Where will Madigan fit in Illinois' history of political corruption?
Former Illinois House Speaker Michael Madigan's indictment Wednesday on federal bribery and racketeering charges moves the longtime Democratic Party power broker into ignominious company.
Madigan is hardly the first Illinois politician to find himself the subject of a federal corruption investigation, and he'll most assuredly not be the last, experts agree.
"If you read the indictment, it's not just an indictment of Madigan; it's almost an indictment of the whole political system in Illinois," said John Shaw, director of the Paul Simon Public Policy Institute at Southern Illinois University at Carbondale.
Former Chicago alderman and current University of Illinois-Chicago political science professor Dick Simpson has chronicled political corruption in Illinois for years and charted the misfortunes of various public officials at all levels of government. He tallies more than 2,100 since 1976 who've wound up in federal prison. He's even co-authored a book on the topic.
He believes Madigan's indictment by a federal grand jury is one of the most significant political scandals in the state's history.
"For almost four decades he was the most powerful politician in Illinois," Simpson said. "And in the years he wasn't, he'd be second or third, because he had power over the entire Democratic Party and controlled the state legislature for that lengthy period of time."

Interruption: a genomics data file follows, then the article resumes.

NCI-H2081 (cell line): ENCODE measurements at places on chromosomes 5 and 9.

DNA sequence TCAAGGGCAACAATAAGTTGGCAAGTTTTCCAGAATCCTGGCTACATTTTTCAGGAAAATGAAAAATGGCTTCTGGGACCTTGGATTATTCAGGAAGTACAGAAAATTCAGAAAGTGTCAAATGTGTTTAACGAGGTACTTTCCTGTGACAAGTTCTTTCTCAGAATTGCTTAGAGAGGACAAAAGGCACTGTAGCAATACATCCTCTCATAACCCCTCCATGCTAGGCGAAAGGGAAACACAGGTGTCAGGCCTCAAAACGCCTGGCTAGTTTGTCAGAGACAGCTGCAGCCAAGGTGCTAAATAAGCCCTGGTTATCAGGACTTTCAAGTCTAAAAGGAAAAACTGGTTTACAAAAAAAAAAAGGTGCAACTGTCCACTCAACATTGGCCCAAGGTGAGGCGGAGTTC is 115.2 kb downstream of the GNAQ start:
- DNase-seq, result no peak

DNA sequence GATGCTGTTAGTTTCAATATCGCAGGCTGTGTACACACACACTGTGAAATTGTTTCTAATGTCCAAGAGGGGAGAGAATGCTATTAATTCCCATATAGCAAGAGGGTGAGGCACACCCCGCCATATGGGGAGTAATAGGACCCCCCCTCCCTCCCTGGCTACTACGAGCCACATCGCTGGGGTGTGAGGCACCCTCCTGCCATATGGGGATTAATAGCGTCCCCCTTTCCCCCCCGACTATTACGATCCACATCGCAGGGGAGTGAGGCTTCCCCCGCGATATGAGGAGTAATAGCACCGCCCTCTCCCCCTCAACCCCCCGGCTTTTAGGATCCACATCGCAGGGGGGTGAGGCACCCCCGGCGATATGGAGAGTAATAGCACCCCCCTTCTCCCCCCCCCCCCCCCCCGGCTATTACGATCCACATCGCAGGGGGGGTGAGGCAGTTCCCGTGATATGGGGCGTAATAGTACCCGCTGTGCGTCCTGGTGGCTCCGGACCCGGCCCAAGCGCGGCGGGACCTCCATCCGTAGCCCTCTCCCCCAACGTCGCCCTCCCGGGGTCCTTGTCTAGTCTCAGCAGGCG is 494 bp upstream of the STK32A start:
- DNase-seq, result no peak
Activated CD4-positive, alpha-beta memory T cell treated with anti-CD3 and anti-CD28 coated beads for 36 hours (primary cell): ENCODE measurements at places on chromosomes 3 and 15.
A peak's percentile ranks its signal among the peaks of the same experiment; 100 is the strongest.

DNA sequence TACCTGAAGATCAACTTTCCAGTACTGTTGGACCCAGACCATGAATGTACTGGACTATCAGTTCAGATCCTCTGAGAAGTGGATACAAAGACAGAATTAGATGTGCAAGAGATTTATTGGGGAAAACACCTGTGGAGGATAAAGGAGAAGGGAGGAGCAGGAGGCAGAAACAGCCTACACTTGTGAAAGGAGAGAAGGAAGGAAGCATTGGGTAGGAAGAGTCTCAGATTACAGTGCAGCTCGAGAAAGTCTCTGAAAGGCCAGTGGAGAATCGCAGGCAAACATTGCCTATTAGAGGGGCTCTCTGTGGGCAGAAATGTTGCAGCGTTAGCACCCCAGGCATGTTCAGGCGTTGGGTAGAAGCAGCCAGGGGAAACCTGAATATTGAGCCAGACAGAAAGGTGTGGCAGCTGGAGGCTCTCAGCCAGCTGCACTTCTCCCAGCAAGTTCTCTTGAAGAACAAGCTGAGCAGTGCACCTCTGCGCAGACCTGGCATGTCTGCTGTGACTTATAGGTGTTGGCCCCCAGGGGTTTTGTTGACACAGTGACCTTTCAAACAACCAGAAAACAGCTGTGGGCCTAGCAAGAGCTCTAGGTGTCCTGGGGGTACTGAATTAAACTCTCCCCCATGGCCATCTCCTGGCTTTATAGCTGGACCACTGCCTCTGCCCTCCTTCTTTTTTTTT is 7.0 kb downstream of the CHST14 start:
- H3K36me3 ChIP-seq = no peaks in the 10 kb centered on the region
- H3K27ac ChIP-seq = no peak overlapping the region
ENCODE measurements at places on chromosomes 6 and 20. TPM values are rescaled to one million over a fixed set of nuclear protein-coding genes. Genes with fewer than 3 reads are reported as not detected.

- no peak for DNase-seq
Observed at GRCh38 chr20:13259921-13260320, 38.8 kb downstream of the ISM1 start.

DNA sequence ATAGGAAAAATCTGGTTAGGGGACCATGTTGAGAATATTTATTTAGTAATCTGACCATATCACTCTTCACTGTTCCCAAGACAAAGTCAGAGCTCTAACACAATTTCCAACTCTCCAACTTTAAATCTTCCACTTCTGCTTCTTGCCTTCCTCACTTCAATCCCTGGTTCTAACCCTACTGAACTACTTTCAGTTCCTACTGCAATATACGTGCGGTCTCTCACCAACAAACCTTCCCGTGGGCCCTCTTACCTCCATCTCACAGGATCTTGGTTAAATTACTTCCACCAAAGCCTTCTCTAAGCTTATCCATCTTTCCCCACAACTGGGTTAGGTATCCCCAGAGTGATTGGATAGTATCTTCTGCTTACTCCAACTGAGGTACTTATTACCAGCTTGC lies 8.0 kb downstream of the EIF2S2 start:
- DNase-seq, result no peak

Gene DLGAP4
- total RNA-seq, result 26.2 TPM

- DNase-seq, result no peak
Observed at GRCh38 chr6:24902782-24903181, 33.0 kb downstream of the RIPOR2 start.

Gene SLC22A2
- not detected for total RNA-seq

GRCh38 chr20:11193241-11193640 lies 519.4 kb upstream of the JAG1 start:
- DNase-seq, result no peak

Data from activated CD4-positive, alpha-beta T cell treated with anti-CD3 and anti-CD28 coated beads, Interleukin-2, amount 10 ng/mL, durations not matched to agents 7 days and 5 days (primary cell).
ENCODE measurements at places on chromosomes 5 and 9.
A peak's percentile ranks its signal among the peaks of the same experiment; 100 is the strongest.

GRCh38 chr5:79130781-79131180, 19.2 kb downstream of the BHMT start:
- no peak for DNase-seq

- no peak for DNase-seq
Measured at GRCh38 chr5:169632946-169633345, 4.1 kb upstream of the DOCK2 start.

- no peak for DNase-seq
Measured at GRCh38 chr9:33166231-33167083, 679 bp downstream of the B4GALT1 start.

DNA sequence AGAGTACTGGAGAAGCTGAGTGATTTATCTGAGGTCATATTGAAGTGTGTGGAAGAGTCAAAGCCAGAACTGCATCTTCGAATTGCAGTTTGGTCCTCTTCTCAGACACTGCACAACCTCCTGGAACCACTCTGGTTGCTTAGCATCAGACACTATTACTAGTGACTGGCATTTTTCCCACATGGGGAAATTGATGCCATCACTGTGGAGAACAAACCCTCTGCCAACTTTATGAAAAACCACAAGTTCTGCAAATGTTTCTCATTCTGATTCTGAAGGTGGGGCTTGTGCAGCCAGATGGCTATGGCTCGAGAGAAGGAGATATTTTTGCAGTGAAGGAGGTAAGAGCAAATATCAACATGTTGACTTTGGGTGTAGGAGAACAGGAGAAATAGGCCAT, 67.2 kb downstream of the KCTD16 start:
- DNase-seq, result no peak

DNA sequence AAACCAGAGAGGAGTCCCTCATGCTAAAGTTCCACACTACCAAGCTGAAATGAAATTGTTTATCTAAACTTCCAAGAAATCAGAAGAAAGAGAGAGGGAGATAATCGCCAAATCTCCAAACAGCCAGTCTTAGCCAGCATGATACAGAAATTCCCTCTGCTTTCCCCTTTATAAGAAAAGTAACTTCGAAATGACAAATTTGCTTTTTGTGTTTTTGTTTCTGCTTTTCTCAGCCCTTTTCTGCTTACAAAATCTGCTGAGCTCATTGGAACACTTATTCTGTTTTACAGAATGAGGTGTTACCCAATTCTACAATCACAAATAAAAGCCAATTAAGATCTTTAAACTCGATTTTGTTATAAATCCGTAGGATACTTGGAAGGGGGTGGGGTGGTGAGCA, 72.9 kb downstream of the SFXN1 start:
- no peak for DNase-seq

And there's a lot of scandal to compare that to.
Illinois has the infamous distinction of having more governors than any other state find their way into federal prison, though only three were convicted of crimes they committed while in public office -- Otto Kerner, George Ryan and Rod Blagojevich. Former Gov. Dan Walker was sentenced to prison for his role in a savings and loan scandal that took place after he left office.
Illinois also has two other former governors who were charged but acquitted of wrongdoing while in office.
"The governors are always going to be a big deal," said Kent Redfield, professor emeritus of political science at the University of Illinois-Springfield. "You've got Kerner with the horse racing scandal, George Ryan got convicted on what was probably just his greatest hits, and Blagojevich, well, he was kind of an idiot in terms of trying to exercise his power."
Blagojevich was the most recently convicted governor. He was charged with, among other things, trying to sell Barack Obama's vacated U.S. Senate seat when Obama was elected president. He was sentenced to 14 years in prison and did eight before former President Donald Trump commuted his sentence.
Ryan was convicted of a "licenses for bribes" scheme that began when the former governor was secretary of state. The multijurisdictional investigation culminated in 76 convictions in all for federal prosecutors. Ryan went to prison in 2007 and spent more than five years behind bars.
Kerner, who served as governor from 1961 to 1968, was convicted on mail fraud charges related to a bribery scandal involving money he received from horse racing interests. He was sentenced to three years in prison but was released early because he was dying of cancer.
Walker was convicted in 1987 of bank fraud after investigators learned he had personally borrowed $45,000 from someone after the savings and loan he operated loaned that individual nearly $300,000. Walker was sentenced to seven years in prison but was released after 18 months in 1989 because of poor health. He died 26 years later at age 92.